How to Cut Ph.D. Time to Degree

The key may be changing faculty behavior, not just grad student behavior. An unusual policy at Harvard yields dramatic success.
December 17, 2007

For doctoral students, the clock is always ticking. How many years of fellowship support do you have left? How long can you delay starting a family or bringing home a real paycheck? How old do you want to be while still being a student? How many good jobs will disappear before you have a Ph.D.?

But what about the professors who supervise doctoral work? Does the clock tick for them enough to motivate them to be realistic about dissertation expectations, to be sure to get comments back on that chapter draft, and to both encourage and prod their Ph.D. students to the finish line?

A series of new policies in the humanities and the social sciences at Harvard University are premised on the idea that professors need the ticking clock, too. For the last two years, the university has announced that for every five graduate students in years eight or higher of a Ph.D. program, the department would lose one admissions slot for a new doctoral student. The results were immediate: In numerous departments that had for years had large clusters of Ph.D. students taking eight or more years to finish, professors reached out to students and doctorates were completed.

No exceptions were made, and Harvard officials believe that their shift shows that there is no reason for a decade-long humanities Ph.D.

"People get lost. Being a graduate student can end up being a very lonely experience. You've got this enormous dissertation to write, and your children are born and your partner wants you to get a new job," said Theda Skocpol, who is finishing up a term as graduate dean at Harvard and who created the new policies. Skocpol ruffled a few feathers in turning down professors who wanted exemptions, but she said that the costs to students and their universities are too high to ignore the impact of 10-year-plus Ph.D. efforts, many of which don't even result in a degree.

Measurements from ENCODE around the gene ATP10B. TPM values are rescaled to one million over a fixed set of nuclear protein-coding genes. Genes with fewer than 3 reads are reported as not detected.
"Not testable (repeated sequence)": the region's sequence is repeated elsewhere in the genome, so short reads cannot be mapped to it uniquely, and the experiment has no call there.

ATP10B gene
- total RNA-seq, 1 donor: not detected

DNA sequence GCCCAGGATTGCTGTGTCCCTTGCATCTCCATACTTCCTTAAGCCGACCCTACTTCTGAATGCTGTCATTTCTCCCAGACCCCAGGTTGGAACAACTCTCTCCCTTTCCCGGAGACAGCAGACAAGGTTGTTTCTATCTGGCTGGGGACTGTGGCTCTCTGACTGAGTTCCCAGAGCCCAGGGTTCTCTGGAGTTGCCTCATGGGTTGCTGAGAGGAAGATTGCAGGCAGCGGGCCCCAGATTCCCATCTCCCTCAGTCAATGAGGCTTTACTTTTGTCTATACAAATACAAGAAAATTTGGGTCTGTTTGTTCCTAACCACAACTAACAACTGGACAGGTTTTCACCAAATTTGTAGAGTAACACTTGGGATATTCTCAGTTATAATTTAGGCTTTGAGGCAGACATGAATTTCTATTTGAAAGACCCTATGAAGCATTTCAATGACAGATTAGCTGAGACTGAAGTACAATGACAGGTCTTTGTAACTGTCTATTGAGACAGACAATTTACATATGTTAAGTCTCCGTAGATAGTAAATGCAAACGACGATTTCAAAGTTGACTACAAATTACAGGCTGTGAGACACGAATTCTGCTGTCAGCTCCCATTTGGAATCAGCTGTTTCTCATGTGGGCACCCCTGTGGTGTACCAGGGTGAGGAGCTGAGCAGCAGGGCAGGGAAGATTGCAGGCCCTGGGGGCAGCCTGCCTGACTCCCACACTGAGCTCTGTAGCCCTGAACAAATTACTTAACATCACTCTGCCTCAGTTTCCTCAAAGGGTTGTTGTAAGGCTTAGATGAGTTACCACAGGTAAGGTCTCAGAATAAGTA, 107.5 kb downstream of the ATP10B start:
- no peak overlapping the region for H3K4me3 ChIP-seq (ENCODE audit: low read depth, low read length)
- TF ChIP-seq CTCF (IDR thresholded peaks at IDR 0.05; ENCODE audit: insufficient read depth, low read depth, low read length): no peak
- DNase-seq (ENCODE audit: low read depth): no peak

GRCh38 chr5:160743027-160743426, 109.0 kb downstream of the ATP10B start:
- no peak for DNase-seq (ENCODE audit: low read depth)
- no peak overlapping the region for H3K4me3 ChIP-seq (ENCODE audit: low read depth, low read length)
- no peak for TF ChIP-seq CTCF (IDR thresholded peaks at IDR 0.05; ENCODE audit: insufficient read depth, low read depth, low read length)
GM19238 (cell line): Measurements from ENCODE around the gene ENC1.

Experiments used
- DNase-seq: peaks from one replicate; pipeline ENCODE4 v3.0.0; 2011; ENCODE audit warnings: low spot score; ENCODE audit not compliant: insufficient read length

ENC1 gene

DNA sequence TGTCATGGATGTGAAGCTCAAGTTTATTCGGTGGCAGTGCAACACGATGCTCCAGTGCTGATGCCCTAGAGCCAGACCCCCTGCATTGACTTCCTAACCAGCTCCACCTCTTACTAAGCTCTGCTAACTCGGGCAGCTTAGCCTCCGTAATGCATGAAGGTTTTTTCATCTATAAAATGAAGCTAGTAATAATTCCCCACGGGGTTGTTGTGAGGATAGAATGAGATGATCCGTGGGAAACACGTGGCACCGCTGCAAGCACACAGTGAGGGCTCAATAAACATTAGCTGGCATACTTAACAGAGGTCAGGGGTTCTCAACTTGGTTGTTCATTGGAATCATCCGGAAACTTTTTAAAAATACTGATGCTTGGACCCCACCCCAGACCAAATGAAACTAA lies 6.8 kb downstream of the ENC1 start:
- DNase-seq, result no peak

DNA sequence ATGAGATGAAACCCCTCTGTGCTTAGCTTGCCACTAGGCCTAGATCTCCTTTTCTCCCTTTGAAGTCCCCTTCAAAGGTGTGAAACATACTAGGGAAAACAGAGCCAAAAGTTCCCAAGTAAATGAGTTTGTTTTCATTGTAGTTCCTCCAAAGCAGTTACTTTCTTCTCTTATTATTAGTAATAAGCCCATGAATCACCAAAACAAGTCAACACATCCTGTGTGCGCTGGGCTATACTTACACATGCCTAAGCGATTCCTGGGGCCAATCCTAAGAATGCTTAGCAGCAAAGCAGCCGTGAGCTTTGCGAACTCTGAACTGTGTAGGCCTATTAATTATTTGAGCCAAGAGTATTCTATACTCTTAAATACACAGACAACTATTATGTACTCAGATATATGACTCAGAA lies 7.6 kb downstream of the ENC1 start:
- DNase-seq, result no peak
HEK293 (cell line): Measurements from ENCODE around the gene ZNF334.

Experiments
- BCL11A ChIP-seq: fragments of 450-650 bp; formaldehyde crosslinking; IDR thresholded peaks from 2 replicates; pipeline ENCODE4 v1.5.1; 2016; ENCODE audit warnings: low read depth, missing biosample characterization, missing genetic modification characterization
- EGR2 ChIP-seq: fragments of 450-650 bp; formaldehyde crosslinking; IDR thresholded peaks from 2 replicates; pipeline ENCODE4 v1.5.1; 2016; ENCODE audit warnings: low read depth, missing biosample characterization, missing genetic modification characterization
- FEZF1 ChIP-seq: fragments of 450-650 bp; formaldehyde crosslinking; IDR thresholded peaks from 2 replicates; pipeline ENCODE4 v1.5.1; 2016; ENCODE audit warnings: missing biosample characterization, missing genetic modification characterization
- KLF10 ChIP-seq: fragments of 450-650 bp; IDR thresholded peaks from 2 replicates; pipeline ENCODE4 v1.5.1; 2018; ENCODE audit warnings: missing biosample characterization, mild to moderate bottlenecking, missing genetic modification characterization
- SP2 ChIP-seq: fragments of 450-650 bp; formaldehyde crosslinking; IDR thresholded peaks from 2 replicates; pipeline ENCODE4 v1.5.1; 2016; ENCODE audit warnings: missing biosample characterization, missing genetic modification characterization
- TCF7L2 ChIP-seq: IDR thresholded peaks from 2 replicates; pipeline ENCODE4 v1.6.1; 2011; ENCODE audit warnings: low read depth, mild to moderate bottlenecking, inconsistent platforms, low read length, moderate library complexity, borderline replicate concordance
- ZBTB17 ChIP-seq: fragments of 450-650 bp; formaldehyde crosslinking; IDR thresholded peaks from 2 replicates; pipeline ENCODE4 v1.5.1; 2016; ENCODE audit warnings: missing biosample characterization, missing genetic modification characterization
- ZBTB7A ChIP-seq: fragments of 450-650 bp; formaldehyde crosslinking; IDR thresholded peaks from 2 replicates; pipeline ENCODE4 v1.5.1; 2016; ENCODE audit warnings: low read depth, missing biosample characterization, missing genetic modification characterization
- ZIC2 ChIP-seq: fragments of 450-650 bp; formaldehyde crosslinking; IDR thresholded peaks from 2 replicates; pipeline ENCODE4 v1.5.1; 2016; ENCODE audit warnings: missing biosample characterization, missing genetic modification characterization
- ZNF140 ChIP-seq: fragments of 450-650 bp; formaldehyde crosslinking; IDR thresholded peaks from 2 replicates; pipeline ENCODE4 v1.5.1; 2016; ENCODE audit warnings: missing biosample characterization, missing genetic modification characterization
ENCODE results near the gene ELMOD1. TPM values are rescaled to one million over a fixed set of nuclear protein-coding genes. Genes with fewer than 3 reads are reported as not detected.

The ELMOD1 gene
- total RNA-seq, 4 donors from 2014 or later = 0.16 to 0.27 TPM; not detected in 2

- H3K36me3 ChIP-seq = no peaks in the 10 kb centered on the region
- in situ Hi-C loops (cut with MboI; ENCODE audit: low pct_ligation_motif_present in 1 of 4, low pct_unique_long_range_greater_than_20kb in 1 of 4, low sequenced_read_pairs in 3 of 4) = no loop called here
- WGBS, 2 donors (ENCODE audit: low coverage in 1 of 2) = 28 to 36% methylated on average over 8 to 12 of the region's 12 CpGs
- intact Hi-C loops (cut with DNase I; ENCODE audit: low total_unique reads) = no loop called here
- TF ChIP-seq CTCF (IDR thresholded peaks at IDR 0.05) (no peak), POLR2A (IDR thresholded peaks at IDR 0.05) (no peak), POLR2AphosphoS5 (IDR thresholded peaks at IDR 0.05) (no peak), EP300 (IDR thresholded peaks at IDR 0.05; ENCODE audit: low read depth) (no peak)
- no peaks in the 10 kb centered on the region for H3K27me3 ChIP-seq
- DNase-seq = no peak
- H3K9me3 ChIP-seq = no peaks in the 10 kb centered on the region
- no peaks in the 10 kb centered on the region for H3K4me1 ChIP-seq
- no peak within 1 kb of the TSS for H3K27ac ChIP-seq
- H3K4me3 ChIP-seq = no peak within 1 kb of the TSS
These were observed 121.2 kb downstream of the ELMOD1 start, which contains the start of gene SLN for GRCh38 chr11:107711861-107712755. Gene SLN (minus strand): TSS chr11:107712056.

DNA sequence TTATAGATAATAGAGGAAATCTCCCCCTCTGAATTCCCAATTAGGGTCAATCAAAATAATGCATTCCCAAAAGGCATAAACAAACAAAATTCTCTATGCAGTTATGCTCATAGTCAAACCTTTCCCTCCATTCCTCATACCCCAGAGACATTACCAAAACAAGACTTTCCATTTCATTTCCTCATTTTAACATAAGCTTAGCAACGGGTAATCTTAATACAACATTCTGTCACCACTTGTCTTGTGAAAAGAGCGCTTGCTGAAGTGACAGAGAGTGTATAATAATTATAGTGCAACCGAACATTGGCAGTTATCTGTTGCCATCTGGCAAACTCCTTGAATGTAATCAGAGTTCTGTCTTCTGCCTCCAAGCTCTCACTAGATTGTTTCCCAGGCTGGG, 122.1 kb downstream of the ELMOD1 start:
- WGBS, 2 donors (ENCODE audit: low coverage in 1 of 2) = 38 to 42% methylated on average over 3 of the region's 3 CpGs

"Losing somebody from one of these very selective Ph.D. programs after the investment of many years of faculty and student time and the students' own life and after we've invested a quarter million dollars or Harvard's money is really tragic," she said.

Harvard's new approach also includes other features, such as full financing for a year of dissertation writing, and a rule that students in the dissertation writing year cannot be assigned or accept teaching assistant positions. But Skocpol said that she believes the potential lost admissions slot is key. And at a time that many groups are focusing on time-to-degree issues, the fact that this was a policy change and not just another instance of Harvard spending some of its billions may make the shift something others could follow.

Here are the numbers that suggest the impact of the new policy, which was announced 18 months ahead of enforcement with the idea of giving professors time to get more of their Ph.D. students over the finish line:

In December 2005, 16 of the 24 departments offering Ph.D.'s in the humanities and social sciences were told that based on then-current data, they would lose a total of 33 admissions slots. (Departments admit anywhere from 1 to 25 or so doctoral students and many of the programs are sufficiently small that losing even a single slot is a big deal.)

A year later, 14 departments were at risk of losing a total of 23 slots. And by the time this year that the policy was enforced, all but two of those departments were in compliance and those two lost only one slot each. If you think departments might have just kicked out slow finishers, that doesn't seem to be the case. Skocpol said that some students really had "already moved on," and that most departments avoided the admissions slot punishment by helping students finish. Indeed, in the two years after the policy was announced, the number of humanities Ph.D.'s awarded increased to 99 from 71, and the number of social sciences doctorates increased to 110 from 95. (Entering cohort size has been flat for years and so does not explain those increases.)